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Karen Gonzalez Rice’s approach to teaching and research is multidisciplinary, drawing on methodologies of contemporary art history, religious studies, American studies, and trauma studies. Gonzalez Rice joined Connecticut College in 2011, having received her Ph.D. from Duke University’s Department of Art, Art History & Visual Studies. She is the author of Long Suffering: American Endurance Art as Prophetic Witness with the University of Michigan Press series Theater: Theory/Text/Performance.

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Clough-Hanson Gallery: "The Collective Presents: Liberation"

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Clough-Hanson Gallery at Rhodes College is pleased to host "The Collective Presents: Liberation," curated by Lawrence Matthews and featuring Terry Lynn, Natalie Eddings, Nubia Yasin, and Desmond Lewis.

The exhibition will be on view February 23 - March 24. A panel discussion with the artists will take place on March 13 at 6:00 pm in Blount Audiorium. A closing reception and performance will take place in the gallery on March 23. Details will be announced soon.

Please note that there is a closing reception rather than an opening reception for this exhibition.

Located in Clough Hall on the campus of Rhodes College, the gallery is open Tuesday - Saturday, 11 am - 5 pm. The gallery will be closed March 3-10 for spring break. Admission is always free.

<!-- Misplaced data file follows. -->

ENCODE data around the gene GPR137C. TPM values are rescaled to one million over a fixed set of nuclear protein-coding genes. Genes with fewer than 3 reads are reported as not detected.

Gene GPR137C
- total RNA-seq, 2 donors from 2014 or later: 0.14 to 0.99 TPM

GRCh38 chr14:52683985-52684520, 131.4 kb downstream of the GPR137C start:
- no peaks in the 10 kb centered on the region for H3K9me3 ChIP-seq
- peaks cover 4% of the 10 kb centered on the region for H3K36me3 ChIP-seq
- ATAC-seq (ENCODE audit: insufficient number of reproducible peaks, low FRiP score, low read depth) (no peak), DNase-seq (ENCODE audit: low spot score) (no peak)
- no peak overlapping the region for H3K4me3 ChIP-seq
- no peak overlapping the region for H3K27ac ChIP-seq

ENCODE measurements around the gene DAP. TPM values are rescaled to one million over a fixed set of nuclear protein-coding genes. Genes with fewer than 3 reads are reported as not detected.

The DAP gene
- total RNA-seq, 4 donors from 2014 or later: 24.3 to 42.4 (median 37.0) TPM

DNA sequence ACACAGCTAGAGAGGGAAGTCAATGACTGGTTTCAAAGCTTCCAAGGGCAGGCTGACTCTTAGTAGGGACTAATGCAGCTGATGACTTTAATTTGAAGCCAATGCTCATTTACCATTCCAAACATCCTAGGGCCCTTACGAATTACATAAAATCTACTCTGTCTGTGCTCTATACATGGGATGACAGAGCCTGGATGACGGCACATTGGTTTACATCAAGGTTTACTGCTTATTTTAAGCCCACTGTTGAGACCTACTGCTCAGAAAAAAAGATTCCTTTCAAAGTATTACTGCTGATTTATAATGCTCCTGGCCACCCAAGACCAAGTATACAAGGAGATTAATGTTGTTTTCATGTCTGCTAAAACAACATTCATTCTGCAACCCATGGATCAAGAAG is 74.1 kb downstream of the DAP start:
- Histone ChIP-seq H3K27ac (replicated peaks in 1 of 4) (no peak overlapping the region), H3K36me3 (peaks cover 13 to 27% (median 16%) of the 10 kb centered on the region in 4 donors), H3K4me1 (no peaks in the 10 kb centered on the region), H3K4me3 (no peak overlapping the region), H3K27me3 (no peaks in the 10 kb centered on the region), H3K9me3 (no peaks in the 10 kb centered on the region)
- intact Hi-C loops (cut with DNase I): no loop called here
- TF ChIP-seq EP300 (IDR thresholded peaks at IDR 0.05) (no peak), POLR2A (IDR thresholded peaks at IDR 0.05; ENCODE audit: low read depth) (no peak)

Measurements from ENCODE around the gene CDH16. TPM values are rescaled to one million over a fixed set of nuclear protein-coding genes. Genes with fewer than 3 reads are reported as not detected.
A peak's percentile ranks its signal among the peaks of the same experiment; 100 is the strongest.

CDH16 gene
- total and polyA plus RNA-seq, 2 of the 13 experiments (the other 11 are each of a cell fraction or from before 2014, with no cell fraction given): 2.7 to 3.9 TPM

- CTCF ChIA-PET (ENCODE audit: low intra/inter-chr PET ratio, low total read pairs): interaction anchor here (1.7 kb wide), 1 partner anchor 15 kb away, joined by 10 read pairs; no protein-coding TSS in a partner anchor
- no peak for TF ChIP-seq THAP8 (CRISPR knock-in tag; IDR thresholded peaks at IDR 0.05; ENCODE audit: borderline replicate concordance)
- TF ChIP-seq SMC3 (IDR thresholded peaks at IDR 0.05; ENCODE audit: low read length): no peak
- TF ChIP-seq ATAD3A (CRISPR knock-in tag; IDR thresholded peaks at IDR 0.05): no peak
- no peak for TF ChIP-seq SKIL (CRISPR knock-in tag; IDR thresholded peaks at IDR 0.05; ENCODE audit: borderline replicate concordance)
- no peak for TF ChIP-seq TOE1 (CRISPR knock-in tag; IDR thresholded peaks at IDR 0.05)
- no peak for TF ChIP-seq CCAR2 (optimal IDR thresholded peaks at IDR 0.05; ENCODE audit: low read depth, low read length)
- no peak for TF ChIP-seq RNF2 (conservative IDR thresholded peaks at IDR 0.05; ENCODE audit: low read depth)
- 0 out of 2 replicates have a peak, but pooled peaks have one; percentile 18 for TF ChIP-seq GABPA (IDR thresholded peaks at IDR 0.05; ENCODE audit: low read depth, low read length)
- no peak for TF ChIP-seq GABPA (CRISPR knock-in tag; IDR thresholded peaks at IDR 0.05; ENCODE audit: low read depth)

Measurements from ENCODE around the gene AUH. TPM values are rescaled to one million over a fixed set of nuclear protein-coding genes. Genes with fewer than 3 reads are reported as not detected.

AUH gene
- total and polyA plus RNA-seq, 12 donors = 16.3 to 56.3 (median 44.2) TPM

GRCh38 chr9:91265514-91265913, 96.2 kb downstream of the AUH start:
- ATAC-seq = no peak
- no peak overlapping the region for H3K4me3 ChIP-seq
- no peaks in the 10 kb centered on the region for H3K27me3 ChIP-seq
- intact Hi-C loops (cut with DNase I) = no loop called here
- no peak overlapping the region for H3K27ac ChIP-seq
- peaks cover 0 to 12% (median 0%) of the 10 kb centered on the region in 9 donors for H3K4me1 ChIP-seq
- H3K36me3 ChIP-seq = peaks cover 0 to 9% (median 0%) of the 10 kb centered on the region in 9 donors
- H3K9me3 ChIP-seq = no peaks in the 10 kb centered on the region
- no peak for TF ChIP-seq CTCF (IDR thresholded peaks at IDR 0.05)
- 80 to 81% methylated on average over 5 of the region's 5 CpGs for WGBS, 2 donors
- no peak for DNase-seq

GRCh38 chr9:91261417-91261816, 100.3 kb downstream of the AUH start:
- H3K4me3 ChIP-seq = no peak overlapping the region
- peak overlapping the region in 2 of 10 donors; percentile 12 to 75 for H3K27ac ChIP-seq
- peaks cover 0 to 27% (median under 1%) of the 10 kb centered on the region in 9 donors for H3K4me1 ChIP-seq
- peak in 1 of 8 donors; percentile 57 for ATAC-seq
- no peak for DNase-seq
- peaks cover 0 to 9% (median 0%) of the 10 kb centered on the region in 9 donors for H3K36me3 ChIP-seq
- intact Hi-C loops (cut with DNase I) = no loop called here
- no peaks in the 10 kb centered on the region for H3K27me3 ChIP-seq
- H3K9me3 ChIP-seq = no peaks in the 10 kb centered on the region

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Opening Reception: Exhibition by Rashayla Marie Brown

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Supreme Being: The Symmetry of What You Saw and What You Say, a solo exhibition by Rashayla Marie Brown

In an “undisciplinary” installation, Rashayla Marie Brown (RMB) explores a diverse array of media including writing, photography, voiceover acting, and an installation of a makeshift red “dark room,” school desks, red vinyl window coverings, and a red carpet. Melding the aesthetics of kitsch (bourgeois realism) and communist art (social realism) with those of high art (museum design) and film, RMB’s work explores the coercive foundation of systems of display found in the desire to communicate a clear, moral message across various cultural contexts. With text and subtitles in direct address to the viewer, the exhibition also reflects the distance between an object’s past meaning and personal meditation on its meaning in the present. The exhibition is accompanied by a red booklet inspired by the artist’s career as a maker of diversity training manuals and a sound installation where the artist describes images for people who cannot see.

Bio:

Lauded as a 2017 Artadia Awardee, artist-scholar Rashayla Marie Brown (RMB) manages a living studio practice across an extensive list of cultural production modes, including photography, performance, writing, drawing, installation, and video art. Encompassing themes of autonomy and self-mastery at the intersections of art history, religion, and popular culture, RMB's work often investigates power dynamics through the emotion and personal vulnerability of lived experience. A lifelong nomad who has moved 24 times, her journey as a professional artist began as a radio DJ and poet performing research in London, England and as founder of the family-owned design company, Selah Vibe, Inc., in Atlanta, GA. From 2013-17, RMB served as the inaugural Director of Student Affairs for Diversity and Inclusion at the School of the Art Institute of Chicago (SAIC), fostering queer Afrofeminist narratives across institutions.